Ultrasound is a complementary procedure to PET/CT for diagnosing recurring head and neck cancer, according to an article in press published on 22 July in the Reports on Practical Oncology and Radiotherapy. Identifying recurring cancer early enough can mean the difference between good odds of survival versus a more rapid demise.
Researchers at the Greater Poland Medical Centre in Poznan conducted a retrospective study of patients treated for head and neck squamous cell carcinoma to compare the diagnostic performance of PET/CT and ultrasound, as well as their combined use to detect local recurrence. Their objective was to determine the effectiveness of the examinations with respect to identifying cancer in patients whose clinical otolaryngological exams did not reveal any sign of cancer recurrence.
The study included 83 patients treated between December 2007 and April 2010. The majority of patients (43%) had cancer of the oral cavity and almost one-fourth (24%) had cancer of the larynx. The remainder had cancer in their nasal cavity and paranasal sinuses (13%), salivary gland (8%), hypopharynx (7%), and oropharynx (5%).
The patients underwent regularly scheduled examinations following their treatment. They underwent both an ultrasound exam and a PET/CT exam, with a mean of 14 months following treatment.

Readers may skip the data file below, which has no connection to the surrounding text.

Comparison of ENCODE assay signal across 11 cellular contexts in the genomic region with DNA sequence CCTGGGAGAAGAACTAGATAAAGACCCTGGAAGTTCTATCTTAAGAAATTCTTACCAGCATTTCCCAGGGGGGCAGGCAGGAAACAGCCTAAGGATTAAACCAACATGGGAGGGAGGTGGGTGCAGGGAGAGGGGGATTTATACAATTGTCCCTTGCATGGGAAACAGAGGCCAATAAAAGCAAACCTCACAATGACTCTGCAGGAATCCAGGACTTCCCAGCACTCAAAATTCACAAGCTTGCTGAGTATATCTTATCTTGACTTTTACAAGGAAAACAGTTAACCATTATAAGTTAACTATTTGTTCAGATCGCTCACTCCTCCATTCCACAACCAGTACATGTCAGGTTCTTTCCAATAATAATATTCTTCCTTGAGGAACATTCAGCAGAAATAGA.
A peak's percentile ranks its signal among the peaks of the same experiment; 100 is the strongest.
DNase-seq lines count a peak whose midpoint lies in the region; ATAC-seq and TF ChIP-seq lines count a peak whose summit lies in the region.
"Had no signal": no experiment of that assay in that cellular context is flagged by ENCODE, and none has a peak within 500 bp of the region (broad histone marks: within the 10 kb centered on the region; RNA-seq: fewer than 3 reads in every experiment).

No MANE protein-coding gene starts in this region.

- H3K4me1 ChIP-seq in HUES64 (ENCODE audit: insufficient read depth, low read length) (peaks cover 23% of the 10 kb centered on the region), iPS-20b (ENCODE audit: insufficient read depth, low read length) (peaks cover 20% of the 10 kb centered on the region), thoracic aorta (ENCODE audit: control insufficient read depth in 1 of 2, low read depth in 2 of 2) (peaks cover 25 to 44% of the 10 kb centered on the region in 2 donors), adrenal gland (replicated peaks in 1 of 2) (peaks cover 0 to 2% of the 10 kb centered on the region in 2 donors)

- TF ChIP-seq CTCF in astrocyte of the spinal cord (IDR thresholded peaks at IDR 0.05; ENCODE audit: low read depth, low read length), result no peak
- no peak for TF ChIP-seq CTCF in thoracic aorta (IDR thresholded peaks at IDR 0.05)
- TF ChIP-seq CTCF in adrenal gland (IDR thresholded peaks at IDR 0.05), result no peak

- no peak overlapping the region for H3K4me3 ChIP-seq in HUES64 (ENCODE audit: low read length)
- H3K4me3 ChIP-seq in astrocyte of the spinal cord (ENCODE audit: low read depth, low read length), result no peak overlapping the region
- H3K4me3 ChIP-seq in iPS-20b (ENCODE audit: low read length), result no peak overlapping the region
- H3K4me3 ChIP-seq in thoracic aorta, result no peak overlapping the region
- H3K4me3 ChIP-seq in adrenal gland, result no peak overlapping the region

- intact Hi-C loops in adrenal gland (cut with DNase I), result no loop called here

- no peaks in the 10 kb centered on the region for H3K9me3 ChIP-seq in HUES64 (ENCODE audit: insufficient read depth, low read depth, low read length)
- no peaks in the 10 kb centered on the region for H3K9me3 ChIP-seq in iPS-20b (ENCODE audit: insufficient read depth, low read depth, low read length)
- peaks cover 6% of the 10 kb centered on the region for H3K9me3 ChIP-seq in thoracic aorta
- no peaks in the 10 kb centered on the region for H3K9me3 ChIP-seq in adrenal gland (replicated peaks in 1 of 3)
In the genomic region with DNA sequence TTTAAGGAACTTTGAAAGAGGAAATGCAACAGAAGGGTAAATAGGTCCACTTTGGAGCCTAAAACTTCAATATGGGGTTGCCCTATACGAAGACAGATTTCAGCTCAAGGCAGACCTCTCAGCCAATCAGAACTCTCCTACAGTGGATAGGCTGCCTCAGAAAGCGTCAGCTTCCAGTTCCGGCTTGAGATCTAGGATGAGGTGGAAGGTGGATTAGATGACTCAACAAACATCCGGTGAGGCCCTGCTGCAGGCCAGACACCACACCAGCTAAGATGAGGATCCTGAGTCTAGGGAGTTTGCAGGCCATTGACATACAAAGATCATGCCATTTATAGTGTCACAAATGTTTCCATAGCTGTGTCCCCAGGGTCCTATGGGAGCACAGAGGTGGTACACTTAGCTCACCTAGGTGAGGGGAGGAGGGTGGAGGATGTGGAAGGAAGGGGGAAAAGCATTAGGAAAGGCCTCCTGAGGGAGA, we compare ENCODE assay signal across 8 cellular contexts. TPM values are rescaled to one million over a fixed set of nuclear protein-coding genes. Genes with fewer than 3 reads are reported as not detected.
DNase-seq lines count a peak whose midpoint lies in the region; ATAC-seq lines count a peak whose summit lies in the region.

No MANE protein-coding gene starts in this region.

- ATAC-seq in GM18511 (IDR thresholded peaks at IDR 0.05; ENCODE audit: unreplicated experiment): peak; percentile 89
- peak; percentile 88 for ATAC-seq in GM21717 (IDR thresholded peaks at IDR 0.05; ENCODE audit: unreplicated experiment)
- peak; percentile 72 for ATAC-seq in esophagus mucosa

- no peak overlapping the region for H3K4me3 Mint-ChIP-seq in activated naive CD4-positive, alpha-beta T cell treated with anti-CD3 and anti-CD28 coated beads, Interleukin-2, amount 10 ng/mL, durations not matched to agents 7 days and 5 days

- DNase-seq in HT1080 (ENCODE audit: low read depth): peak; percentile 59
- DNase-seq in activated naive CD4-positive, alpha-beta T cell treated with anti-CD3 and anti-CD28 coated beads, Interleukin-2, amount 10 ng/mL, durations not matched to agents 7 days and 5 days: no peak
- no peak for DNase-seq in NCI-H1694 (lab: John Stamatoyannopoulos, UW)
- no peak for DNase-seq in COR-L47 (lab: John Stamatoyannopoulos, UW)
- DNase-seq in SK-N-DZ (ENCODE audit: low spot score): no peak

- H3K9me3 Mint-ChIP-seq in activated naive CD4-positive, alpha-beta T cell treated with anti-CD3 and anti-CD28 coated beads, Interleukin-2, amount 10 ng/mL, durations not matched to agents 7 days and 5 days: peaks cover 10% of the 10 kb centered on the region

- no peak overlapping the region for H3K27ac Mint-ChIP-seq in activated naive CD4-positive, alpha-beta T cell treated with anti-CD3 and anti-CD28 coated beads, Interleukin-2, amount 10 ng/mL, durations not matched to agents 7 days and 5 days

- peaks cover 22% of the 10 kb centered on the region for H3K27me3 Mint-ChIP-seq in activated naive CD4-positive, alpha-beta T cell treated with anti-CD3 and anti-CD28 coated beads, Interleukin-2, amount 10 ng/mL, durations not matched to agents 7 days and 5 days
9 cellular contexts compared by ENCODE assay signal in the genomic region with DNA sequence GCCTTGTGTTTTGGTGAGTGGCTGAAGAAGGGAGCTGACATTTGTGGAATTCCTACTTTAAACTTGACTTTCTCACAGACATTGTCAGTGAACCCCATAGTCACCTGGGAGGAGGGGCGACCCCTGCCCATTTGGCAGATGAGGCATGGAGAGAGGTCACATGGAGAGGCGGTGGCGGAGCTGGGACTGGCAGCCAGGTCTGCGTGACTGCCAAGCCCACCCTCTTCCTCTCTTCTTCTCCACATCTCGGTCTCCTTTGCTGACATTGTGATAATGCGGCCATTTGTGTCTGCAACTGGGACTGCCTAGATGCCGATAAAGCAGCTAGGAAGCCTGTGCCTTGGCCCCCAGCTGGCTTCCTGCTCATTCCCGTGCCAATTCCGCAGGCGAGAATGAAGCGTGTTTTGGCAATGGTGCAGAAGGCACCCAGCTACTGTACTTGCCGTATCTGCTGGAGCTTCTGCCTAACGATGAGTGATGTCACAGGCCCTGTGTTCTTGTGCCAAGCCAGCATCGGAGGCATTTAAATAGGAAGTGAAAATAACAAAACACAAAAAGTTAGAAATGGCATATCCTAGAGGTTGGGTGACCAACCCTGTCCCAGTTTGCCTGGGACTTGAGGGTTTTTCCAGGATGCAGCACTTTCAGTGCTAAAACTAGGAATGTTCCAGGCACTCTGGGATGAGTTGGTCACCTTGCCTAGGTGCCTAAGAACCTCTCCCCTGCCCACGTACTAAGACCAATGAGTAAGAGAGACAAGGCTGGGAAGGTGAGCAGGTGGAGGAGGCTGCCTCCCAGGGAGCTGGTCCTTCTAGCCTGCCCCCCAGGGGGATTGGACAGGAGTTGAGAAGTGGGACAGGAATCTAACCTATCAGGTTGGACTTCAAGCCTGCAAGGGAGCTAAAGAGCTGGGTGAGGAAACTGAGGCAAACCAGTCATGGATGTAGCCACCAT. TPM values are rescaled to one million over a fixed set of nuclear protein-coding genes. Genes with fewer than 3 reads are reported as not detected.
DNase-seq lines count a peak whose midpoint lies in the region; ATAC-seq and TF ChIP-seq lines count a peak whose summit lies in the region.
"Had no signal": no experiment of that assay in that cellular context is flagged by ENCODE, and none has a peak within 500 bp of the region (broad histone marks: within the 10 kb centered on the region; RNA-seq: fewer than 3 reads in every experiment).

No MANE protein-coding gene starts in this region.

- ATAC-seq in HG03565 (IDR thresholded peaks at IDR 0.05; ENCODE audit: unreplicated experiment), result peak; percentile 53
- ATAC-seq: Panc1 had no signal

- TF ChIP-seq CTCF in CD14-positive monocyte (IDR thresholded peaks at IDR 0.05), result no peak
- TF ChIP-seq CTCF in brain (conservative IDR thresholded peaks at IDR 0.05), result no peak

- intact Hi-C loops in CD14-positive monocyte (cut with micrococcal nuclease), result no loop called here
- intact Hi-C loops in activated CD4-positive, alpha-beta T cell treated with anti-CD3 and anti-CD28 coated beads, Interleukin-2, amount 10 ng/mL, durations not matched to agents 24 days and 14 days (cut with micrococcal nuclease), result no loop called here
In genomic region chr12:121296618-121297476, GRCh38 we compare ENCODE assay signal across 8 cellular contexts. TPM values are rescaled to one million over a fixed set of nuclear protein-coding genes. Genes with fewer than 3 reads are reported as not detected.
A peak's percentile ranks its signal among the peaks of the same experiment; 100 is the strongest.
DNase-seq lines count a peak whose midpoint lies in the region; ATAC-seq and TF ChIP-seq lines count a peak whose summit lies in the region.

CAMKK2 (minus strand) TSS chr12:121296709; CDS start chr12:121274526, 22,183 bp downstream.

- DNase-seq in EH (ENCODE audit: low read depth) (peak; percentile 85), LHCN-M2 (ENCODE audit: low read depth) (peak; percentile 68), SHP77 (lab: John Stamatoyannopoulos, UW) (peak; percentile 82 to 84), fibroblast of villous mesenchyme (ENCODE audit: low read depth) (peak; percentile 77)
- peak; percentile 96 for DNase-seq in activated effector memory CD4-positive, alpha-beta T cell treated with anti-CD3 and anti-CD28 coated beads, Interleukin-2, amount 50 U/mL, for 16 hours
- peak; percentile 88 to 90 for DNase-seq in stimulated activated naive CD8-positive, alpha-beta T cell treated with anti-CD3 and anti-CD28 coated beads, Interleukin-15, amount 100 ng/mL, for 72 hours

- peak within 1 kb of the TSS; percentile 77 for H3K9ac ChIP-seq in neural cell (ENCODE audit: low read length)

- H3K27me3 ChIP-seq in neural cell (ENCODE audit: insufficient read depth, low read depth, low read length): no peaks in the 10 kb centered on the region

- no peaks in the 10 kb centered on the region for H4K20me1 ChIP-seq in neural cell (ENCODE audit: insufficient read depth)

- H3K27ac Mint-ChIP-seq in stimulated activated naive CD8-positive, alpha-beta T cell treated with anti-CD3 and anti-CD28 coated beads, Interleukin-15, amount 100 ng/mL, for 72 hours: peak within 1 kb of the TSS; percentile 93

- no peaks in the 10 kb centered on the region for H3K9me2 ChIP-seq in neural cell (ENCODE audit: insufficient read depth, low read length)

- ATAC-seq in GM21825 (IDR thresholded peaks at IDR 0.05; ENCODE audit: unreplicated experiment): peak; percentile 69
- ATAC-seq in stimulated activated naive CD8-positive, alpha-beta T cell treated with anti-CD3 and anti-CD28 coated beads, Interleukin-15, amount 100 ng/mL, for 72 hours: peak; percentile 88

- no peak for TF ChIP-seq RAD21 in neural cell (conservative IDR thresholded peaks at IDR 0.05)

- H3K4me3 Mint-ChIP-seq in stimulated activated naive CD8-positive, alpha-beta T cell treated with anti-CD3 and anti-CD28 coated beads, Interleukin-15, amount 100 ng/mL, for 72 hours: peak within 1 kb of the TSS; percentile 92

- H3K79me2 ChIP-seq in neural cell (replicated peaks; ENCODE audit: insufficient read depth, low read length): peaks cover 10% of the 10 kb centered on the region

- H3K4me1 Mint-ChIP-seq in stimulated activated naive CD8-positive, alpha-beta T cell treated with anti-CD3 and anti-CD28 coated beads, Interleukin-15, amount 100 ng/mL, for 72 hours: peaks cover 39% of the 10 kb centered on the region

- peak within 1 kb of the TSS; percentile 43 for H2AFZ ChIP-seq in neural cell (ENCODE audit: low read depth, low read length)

A total of 36 patients developed a recurrence at a mean follow-up of 10 months, none of whom exhibited any clinical indications of cancer. PET/CT had sensitivity of 86% and specificity 82%, and ultrasound had sensitivity of 81% and specificity of 87%.
The positive predictive value was 83% for ultrasound and 79% for PET/CT. Negative predictive value was slightly higher for PET/CT at 89% compared with 85% for ultrasound.
Lead author Dr. Malgorzata Wierzbicka, of the department of otolaryngology of Poznan University of Medical Sciences, and colleagues relied on lymph node size and shape criteria to determine abnormalities, whereas PET/CT provided additional information about metabolism and precise localization of the occult recurrence.
"Ultrasound offers numerous advantages over PET/CT," the authors wrote. "It is less time-consuming, inexpensive, repeatable, well-tolerated by patients, and does not expose a patient to radiation." They noted that its disadvantages were interobserver variability and the fact that imaging was limited to soft tissue.
The value of PET/CT is greater in ruling out recurrence, according to the authors. "PET/CT alone cannot reliably predict the presence of residual cervical metastatic disease, but its negative predictive value is high enough to rule recurrence out. A negative result can reliably allow the patient to avoid neck dissection and further images."
When recurring head and neck cancers are diagnosed early, a patient with an early-stage tumor who undergoes salvage surgery has a 70% rate of two-year relapse-free survival, compared with a 22% rate for a patient with an advanced stage tumor.